This week, the global payment processor Checkout.com announced it closed a $150m funding round, tripling the company’s valuation to $5.5bn. Not all recent funding rounds were as successful, though, with Monzo raising less than expected and being hit by a severe 40% reduction in its valuation (from $2.5bn to $1.5bn).
What can we take from this?
Our main takeaways:
- Has the cream risen to the top?
Companies with more stable and diversified revenue streams have held up their valuations much better. Case in point – Monzo. A thin revenue stream based on interchange fees and driven by travel revenue has not held up. At the same time, Checkout.com has benefitted from the shift to digital and e-commerce brought along by the crisis and has become one of the most valuable fintechs in Europe.
- The importance of a differentiated product
A commodity product offering is not enough. Starling is hanging in there by providing a more complete offer to its SMEs clients compared to other digital banking players in the business segment. Checkout.com is focusing on providing access to local payment systems (as are others such as PPRO) and networks to make international payments easier and faster.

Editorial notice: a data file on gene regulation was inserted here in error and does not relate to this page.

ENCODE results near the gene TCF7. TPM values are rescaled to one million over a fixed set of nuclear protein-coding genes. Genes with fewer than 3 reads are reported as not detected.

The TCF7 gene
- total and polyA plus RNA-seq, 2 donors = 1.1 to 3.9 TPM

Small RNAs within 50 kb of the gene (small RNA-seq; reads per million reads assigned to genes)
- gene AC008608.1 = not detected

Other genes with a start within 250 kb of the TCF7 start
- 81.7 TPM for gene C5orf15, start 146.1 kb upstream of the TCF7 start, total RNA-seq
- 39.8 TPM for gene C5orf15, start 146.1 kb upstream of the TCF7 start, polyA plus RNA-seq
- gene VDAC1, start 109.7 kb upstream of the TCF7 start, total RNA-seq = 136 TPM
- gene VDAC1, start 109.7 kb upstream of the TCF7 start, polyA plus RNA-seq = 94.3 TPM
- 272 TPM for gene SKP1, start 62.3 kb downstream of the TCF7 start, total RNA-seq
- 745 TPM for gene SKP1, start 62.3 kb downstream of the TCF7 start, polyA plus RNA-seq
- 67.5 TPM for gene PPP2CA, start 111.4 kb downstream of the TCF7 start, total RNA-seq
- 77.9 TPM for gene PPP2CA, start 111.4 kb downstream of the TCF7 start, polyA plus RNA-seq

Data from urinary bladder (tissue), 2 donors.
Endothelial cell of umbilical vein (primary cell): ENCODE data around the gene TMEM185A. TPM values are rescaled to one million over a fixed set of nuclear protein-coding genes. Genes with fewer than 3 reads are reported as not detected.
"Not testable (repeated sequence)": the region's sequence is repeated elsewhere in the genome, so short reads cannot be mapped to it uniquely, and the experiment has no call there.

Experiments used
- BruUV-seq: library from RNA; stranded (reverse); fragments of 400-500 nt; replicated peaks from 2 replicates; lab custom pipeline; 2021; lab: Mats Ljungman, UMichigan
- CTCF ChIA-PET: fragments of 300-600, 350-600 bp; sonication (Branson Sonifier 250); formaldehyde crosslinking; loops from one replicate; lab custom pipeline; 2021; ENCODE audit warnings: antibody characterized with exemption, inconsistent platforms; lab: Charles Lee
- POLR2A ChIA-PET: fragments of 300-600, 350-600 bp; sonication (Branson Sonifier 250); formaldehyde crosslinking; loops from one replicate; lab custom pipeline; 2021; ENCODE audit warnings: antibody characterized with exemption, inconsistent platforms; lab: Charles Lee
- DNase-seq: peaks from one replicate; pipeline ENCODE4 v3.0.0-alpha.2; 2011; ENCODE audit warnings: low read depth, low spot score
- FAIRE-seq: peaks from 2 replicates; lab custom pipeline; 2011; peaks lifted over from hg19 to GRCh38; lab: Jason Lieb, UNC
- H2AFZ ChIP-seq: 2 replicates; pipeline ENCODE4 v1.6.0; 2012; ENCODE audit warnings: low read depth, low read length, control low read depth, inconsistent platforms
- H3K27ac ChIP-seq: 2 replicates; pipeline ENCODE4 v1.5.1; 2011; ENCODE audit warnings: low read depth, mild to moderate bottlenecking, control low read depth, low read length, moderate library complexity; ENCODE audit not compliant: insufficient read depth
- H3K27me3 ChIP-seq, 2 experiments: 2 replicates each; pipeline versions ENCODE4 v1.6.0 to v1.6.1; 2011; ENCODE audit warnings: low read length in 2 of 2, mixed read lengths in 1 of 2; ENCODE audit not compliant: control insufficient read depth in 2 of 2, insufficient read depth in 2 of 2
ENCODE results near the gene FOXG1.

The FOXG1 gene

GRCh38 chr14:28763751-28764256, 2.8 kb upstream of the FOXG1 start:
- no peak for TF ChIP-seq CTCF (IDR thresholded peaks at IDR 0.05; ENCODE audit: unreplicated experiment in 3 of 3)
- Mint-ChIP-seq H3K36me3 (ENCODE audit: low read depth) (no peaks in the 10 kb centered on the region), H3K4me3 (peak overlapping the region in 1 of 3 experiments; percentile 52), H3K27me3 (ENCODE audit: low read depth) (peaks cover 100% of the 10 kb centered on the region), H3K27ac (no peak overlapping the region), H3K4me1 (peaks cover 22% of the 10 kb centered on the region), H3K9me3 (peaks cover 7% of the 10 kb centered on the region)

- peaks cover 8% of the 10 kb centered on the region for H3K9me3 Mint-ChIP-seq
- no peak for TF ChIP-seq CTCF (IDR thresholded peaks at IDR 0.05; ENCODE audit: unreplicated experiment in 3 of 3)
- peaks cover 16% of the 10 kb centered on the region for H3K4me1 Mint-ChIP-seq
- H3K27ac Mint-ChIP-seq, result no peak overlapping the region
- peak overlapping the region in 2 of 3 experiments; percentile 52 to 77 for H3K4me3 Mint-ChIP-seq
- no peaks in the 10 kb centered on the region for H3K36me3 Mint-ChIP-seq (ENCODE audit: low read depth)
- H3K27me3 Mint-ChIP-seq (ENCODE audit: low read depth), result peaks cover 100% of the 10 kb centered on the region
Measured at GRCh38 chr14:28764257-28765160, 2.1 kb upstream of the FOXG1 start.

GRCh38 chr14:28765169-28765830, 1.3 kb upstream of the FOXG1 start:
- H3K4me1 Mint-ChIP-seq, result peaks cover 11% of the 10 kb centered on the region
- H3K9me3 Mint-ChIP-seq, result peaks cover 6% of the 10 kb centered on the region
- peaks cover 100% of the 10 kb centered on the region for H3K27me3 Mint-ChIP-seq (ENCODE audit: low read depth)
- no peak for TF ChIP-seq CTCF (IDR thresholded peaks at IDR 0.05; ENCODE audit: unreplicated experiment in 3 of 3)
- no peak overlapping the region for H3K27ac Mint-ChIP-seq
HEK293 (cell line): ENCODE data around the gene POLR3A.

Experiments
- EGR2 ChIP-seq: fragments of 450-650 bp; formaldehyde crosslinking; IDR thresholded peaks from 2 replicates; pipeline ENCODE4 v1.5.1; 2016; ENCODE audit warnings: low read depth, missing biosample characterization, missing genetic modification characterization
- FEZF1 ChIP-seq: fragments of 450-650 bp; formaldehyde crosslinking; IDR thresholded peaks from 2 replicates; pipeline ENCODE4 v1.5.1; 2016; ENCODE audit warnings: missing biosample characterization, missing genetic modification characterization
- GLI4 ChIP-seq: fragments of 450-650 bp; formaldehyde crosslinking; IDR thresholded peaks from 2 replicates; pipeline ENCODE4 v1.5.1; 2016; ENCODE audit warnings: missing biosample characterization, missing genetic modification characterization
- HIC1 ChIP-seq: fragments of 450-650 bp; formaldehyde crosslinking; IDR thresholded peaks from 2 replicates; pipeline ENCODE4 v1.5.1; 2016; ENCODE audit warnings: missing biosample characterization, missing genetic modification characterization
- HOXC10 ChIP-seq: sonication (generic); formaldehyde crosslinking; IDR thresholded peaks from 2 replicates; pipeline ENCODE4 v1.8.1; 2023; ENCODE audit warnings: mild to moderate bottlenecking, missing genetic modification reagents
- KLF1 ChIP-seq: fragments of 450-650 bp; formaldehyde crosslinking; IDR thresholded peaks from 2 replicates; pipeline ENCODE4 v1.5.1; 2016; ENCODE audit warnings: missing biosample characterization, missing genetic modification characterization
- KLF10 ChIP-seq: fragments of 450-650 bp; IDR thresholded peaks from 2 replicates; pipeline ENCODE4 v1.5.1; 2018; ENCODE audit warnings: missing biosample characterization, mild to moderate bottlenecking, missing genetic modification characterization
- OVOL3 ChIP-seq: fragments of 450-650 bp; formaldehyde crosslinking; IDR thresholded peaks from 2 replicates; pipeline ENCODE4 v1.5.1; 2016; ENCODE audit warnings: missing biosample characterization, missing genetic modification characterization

- Geographic expansion convincing investors
N26 raised funds to adapt its product to the US market and to expand in Brazil (good luck vs. NuBank). Monzo is applying for a US banking license (good luck vs. 5,100+ banks) and Airwallex is pushing outside of China (well, just good luck). If nothing else, another market provides a growth story for investors. Executing that is something else.
Investors now have the tough choice of funding market share growth or focusing on the sustainability of their investments. Better to make this choice before it is forced upon you.